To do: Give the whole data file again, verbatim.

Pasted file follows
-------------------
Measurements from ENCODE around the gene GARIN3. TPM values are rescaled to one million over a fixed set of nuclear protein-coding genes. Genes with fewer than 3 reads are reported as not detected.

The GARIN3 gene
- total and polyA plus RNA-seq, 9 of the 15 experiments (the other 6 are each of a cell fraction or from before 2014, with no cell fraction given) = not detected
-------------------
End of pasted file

Measurements from ENCODE around the gene GARIN3. TPM values are rescaled to one million over a fixed set of nuclear protein-coding genes. Genes with fewer than 3 reads are reported as not detected.

The GARIN3 gene
- total and polyA plus RNA-seq, 9 of the 15 experiments (the other 6 are each of a cell fraction or from before 2014, with no cell fraction given) = not detected